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Cyclic Triaxial Test (ASTM D5311/D5311 M-13)

The test is most commonly used for the determination of the liquefaction potential of saturated soil in
either intact or reconstituted states by the load-controlled cyclic triaxial technique. Cyclic triaxial strength
tests are conducted under undrained conditions to simulate essentially undrained eld conditions during
earthquake or other cyclic loading. Failure may be dened on the basis of the number of stress cycles
required to reach a limiting strain or 100 % pore pressure ratio (a condition in which change in pore
pressure equals effective confining pressure)

Apparatus: The apparatus consist of various parts which are:

1. Triaxial Compression Cell consisting of base plate, top plate, chamber, and lateral displacement
2. The load rod, the load rod seal and two linear ball bushings to guide the load rod.
3. Porous Discs with coefficient of permeability approximately equal to that of ne sand (1104 cm/s).
4. Dynamic loading equipment capable of applying a uniform sinusoidal load at a frequency range of 0.1
to 2.0 Hz and able to maintain uniform cyclic loadings to at least 20 % peak-to-peak strains.
5. Electronic load cell for axial load measurement, LVDT for Axial Deformation Measurement, Pore-
Water Pressure Transducer, Volume Change Measurement Device etc., with the characteristics as
mentioned in Table 1 of ASTM D5311.
6. Valves, weighing device, water de-aeration device and other miscellaneous apparatus like specimen
trimming and carving tools, steel straightedge, membrane and O-ring expander, water content cans

A schematic representation of a typical load-controlled cyclic triaxial strength test set-up is shown below:
Sample Preparation: Specimens shall be cylindrical and have a minimum diameter of 51 mm. The height-
to-diameter ratio shall be between 2.0 and 2.5. There are a number of methods for reconstituting
specimens and one of the methods as explained in the code shall be used. The method used shall be
specied in the test report.

Saturation: The prepared soil specimens shall be saturated with the de-aired water by the method of
backpressure saturation. To avoid undesirable prestressing of the specimen while applying back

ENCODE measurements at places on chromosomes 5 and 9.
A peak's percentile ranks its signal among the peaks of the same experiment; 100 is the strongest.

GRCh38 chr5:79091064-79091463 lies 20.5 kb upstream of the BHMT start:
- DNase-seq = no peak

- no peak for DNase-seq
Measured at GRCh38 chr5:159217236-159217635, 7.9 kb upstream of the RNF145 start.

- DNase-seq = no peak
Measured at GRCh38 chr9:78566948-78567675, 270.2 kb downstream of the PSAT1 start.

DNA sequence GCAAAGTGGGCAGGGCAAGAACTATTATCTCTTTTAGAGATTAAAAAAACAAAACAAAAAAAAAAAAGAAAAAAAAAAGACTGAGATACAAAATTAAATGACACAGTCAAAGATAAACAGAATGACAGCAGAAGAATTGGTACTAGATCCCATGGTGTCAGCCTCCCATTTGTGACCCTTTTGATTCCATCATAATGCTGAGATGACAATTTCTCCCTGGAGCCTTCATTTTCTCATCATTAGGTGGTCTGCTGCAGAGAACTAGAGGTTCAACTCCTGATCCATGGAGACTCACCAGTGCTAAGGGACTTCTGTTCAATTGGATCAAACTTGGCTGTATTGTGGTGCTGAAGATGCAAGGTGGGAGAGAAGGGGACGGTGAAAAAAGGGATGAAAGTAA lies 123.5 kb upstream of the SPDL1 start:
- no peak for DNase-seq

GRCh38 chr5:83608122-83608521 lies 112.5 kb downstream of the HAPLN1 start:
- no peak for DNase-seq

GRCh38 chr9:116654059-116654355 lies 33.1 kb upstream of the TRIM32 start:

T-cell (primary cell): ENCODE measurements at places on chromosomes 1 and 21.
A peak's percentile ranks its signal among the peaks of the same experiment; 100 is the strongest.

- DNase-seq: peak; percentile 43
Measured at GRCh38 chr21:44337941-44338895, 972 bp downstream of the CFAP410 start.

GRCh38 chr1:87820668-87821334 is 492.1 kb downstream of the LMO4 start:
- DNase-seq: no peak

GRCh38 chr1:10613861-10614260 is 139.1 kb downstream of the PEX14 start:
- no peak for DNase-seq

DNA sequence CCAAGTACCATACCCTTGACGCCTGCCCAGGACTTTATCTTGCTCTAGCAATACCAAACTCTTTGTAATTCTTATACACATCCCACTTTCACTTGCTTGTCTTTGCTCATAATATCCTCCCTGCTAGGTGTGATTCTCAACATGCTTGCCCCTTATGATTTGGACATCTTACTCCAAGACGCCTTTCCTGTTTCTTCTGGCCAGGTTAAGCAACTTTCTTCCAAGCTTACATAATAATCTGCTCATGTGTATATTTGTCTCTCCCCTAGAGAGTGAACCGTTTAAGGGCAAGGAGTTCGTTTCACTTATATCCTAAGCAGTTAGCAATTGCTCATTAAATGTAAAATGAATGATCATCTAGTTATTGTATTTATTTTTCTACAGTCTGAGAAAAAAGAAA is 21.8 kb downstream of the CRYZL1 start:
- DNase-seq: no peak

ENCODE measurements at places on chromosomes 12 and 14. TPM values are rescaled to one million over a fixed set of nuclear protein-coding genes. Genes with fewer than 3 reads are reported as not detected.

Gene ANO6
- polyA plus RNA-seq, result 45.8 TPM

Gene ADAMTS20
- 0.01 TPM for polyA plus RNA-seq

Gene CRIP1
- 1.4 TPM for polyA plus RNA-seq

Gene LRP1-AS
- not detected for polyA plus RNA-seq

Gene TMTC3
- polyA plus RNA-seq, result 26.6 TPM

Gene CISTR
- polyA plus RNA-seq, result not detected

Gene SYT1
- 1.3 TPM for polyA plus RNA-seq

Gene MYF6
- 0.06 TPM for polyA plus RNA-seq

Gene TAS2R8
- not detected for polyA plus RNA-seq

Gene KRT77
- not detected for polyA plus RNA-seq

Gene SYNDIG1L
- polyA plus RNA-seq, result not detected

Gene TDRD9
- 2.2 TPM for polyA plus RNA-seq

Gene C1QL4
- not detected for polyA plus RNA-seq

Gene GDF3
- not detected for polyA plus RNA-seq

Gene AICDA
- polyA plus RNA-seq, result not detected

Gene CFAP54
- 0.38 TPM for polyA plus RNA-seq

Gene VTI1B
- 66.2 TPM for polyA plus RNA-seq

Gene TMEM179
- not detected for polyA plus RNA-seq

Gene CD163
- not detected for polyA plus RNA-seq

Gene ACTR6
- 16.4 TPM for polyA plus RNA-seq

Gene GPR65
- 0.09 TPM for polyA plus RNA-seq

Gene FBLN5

pressure, the pressures shall be applied incrementally with adequate time between increments to permit
equalization of porewater pressure throughout the specimen. The difference between the chamber
pressure and the back pressure during back pressuring shall not exceed 35 kPa. The differences
between the chamber and back pressure shall also remain within 5% when the pressures are raised and
within 2 % when the pressures are constant.

To check for equalization after application of a back pressure increment or after the full value of back
pressure has been applied, the change in pore pressure over a 1 minute interval shall be measured. If the
change in pore pressure is less than 1 % of the difference between the chamber pressure and the back
pressure, another back pressure increment shall be added or the Pore Pressure Parameter B shall be
measured to determine if saturation is completed. Specimens shall be considered saturated if the value of
B is equal to or greater than 0.95, or if B remains unchanged with addition of back pressure increments.

The Pore-Pressure Parameter B is dened by the following equation: 3 where
u = the change in the specimen pore-water pressure that occurs as a result of a change in the chamber
pressure when the specimen drainage valves are closed, and
3 = the change in the chamber pressure

Consolidation: The samples shall be then consolidated isotropically, by maintaining the applied back
pressure constant and increasing the chamber pressure until the difference between the chamber
pressure and the back pressure equals the desired consolidation pressure. Following consolidation, the
drainage valves shall be closed and the pore-water pressure shall be observed for a period of time to
verify that no leaks in the membrane or pore-water pressure system have occurred. If the time for
consolidation exceeds 8 h, the B value shall be re-determined prior to cyclic loading.

Cyclic Loading: The magnitude of cyclic load to be applied for the desired stress ratio shall then be
estimated. The desired stress ratio, SR, is the ratio of the desired deviator stress to double the effective
consolidation pressure. Accordingly, the magnitude of cyclic load can be estimated, with the following

Pc = 2 x ' 3c x SRdesired x Ac

Pc = estimated cyclic load to be applied to the specimen,
'3c = consolidation pressure (chamber pressure minus back pressure)
SRdesired = desired stress ratio [a]/[2c'], and
Ac = area of specimen after consolidation.

The drainage valves to the specimen are closed and the specimen is cyclically loaded with the rst half
cycle in compression using a 0.1 to 2 Hz sinusoidal load form where the stress varies between peak
compression and peak extension values. During cyclic loading the cell pressure shall be kept constant
and the axial load, axial deformation, and change in pore-water pressure with time shall be recorded. This
failure is defined on the basis of number of stress cycles required to reach a limiting strain or 100% pore
water pressure. The cyclic stress, cyclic stress ratio, double amplitude axial strain, cyclic pore water
pressure ratio shall be calculated as per ASTM D5311/D5311 M-13.